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Several Baltimore City Public Schools let out early Monday due to no A/C

Posted at 10:42 AM, Jun 07, 2021
and last updated 2021-06-07 23:09:33-04

BALTIMORE — "Today, I walked in and I just like 'This is not gonna be a good day for me and it’s not gonna be a good day for our students'," said Julie Merrell, a special education teacher at Patterson High School.

Her temperature clock captured what she already knew, it was hot.

"It was saying it was 90 degrees," said Merrell.

With the heat, compounded by having to wear masks, Merrell got her students ready for their first final.

"This is really horrific for students to have to take high stakes test all of the sudden, it's finals now, in a 90 degree situation, but it’s also going to impact them when their teachers are having such a miserable time and not able to do their best work," said Merrell.

But at 10 a.m. she said an email came in from the district that her school and 27 others would dismiss at 10:30 a.m. and transition to virtual learning because of the lack of air conditioning. The lack of notice forced Merrell and other teachers to scramble to figure out how to administer their next final.

City schools issued this statement about the decision:

"Typically, our goal is to make such announcements the night before an inclement weather event. Unfortunately, we experienced some challenges logistically that slowed our notification process. We apologize for any inconvenience and will provide greater advance notice moving forward.”

"This is a foreseeable issue. It’s been hot in the buildings already," said Merrell.

Merrell said for the past week, her room has been over 80 degrees, negatively impacting the students who made the decision to return for in-person learning.

"A couple of those students have really really thrived in person again after struggling online and they have not been coming as much. They’ve stopped showing up when it’s been so hot," said Merrell.

Marigold Lewi, a 10th grader at Baltimore City College, which also doesn't have AC, was virtual already Monday, but said both her sisters were sent home. One couldn't have field day because of it.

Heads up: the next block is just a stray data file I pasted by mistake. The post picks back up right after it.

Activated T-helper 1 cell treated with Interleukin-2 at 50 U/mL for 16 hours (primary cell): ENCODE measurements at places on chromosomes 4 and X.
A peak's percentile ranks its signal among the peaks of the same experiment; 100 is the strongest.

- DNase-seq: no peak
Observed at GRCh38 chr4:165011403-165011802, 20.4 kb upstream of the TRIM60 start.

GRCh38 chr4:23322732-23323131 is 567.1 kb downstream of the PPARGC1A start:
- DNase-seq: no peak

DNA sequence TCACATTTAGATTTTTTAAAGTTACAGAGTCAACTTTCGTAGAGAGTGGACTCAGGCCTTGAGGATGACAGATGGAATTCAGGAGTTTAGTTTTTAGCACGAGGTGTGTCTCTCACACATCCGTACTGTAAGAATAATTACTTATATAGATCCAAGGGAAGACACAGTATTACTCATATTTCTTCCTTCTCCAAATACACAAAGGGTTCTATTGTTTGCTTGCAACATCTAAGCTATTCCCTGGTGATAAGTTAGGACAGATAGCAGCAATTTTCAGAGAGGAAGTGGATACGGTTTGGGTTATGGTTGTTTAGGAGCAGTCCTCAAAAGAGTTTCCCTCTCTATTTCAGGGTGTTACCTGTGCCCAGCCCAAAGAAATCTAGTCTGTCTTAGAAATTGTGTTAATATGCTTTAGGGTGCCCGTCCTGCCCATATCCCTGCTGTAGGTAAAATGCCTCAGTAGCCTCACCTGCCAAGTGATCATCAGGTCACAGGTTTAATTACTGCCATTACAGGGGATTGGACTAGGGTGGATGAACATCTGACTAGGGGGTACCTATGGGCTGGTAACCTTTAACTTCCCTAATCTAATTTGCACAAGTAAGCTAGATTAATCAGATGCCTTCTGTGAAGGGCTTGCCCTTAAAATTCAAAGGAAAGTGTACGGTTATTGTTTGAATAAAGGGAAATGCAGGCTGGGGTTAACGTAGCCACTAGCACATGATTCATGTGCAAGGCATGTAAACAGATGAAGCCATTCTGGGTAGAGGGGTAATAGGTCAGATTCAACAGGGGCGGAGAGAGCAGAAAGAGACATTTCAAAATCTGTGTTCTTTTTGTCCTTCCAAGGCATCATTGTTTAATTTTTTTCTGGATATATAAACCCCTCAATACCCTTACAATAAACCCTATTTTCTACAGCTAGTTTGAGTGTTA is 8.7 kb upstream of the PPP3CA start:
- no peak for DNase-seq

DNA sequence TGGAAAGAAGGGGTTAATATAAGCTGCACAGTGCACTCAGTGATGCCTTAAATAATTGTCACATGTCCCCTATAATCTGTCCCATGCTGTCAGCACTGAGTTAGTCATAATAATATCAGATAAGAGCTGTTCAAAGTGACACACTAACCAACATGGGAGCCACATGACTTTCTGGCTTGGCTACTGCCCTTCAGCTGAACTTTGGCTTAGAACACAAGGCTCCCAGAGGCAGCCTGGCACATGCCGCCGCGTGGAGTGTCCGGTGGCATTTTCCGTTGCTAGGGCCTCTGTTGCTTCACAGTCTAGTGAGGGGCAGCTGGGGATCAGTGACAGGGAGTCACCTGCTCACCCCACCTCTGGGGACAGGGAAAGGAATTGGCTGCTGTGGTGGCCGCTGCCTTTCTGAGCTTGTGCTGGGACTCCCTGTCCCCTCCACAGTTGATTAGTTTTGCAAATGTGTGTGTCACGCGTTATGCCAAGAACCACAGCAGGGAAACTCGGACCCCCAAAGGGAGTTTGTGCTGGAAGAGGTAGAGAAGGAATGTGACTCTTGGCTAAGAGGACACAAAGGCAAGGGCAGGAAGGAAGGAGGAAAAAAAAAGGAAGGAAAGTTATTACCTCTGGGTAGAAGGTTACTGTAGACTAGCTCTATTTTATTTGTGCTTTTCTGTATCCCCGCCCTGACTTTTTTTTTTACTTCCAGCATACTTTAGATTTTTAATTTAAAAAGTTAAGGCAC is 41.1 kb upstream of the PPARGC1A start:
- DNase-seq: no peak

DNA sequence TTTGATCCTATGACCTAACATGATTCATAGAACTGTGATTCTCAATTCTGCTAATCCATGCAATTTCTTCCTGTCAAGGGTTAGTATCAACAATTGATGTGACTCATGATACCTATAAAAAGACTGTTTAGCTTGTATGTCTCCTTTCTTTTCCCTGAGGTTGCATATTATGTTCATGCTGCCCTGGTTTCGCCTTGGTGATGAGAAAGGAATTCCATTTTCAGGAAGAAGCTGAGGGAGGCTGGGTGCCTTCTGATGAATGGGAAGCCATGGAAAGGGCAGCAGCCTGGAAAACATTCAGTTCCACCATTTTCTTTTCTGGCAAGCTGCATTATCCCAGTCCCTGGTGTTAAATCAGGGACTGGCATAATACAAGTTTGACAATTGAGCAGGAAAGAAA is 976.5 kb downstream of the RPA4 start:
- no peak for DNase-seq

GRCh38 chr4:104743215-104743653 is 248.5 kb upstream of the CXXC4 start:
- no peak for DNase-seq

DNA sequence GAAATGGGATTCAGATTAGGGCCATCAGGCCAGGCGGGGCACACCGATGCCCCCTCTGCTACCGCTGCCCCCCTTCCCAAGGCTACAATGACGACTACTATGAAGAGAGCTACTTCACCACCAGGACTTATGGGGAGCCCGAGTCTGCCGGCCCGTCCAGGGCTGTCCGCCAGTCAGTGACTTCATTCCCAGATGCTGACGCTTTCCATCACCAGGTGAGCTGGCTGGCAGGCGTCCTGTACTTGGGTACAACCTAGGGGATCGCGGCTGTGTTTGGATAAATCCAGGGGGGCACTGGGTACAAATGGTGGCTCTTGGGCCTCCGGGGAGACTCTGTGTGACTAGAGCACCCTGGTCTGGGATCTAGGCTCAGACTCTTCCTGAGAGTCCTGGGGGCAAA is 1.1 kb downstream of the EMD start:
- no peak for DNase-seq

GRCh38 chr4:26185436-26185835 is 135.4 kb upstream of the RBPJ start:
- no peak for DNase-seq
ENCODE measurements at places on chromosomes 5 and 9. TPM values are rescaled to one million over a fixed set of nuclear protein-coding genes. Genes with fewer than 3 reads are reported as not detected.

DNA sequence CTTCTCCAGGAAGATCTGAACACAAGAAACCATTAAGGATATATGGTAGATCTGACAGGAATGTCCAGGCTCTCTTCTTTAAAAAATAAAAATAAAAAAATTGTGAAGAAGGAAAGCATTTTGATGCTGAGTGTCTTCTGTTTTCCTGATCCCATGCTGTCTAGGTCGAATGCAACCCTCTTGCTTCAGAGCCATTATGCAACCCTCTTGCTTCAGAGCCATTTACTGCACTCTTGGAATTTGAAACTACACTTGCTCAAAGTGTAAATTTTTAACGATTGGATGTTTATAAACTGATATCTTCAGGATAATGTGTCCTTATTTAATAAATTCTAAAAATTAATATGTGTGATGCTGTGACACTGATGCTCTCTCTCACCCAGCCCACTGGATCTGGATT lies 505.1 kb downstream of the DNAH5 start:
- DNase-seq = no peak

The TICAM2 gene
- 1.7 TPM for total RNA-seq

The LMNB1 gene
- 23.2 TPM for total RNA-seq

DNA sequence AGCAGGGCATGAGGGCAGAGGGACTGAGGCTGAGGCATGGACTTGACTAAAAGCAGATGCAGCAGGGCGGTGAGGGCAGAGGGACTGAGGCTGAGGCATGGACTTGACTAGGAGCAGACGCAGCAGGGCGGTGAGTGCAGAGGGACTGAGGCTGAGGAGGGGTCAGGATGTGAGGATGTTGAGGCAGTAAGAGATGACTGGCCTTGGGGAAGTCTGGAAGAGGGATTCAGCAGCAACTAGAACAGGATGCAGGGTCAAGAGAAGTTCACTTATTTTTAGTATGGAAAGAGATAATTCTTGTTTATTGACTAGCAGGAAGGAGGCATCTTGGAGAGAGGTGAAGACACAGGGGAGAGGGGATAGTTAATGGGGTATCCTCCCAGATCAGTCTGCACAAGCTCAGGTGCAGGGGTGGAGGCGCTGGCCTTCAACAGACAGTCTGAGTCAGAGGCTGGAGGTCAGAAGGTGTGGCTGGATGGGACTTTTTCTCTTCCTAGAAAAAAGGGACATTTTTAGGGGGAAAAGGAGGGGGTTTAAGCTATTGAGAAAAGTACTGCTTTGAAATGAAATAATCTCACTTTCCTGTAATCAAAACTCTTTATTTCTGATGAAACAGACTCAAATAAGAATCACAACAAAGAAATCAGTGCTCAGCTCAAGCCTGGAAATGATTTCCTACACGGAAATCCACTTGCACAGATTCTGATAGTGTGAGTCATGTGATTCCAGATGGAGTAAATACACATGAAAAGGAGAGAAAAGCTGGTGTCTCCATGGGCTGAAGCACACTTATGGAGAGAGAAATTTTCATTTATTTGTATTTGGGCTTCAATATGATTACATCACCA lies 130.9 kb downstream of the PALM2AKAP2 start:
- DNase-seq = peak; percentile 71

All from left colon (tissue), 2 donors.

"This type of stuff is definitely buffering to a lot of students educations because we are almost in the last week of school but students are still being put out of classes and sent home early and they are missing their last week of the grade, even though they barely even had a year. Some of these students just went back into the building and didn’t have a school year and now they are missing the very little time they have left just because BCPSS isn’t doing it’s job," said Lewi.

She wants BCPSS to give voices to more people impacted when decisions are being made.

"Come together with the people who are going through these issues. I’m talking teachers, parents, students, create a table to hear what is most needed," said Lewi.

In the last weeks of school, Merrell would like to see more notice and flexibility to work from home if needed.

The Baltimore Teachers Union issued this statement:

"Considering that temperatures were projected to exceed the district's threshold for closing school buildings without fully functioning AC far earlier than this morning, a more proactive announcement could have helped students, families and staff plan for a more productive and orderly day. Today was foreseeable, not just because of the weather forecast, but because the state has continually underfunded Baltimore City Schools for years, leaving our students with the worst buildings in the state of Maryland. Leaders at the district and state level will undoubtedly say that they are working on a plan, but that's been the response for decades. None of us should feel comfortable with waiting decades to give our children a safe and appropriate learning environment."

With high temperatures expected Tuesday, families will be notified Monday evening if schools will remain virtual.

The heat also forced several Baltimore County Schools to dismiss early Monday.

Here is a list of schools dismissing early. Transportation is being provided.

  • Angela Y. Davis Leadership Academy
  • Baltimore City College
  • Benjamin Franklin High School at Masonville Cove
  • Calverton Elementary/Middle School
  • City Springs Elementary/Middle School
  • Collington Square Elementary/Middle School
  • Cross Country Elementary/Middle School
  • Curtis Bay Elementary/Middle School
  • Eutaw-Marshburn Elementary School
  • Franklin Square Elementary/Middle School
  • Furley Elementary School
  • Guilford Elementary/Middle School
  • Harlem Park Elementary/Middle School
  • Johnston Square Elementary School
  • National Academy Foundation
  • New Era Academy
  • Northwood Elementary School
  • Patterson High School
  • Robert W. Coleman Elementary School
  • Southwest Baltimore Charter School
  • Vanguard Collegiate Middle School
  • Windsor Hills Elementary/Middle School
  • Yorkwood Elementary School
  • Highlandtown #215
  • Liberty Elementary

The below buildings without air conditioning are not owned by the city school district:

  • Baltimore Montessori Public Charter School
  • Empowerment Academy
  • Midtown Academy
  • The Mount Washington School (lower building)
  • Youth Opportunity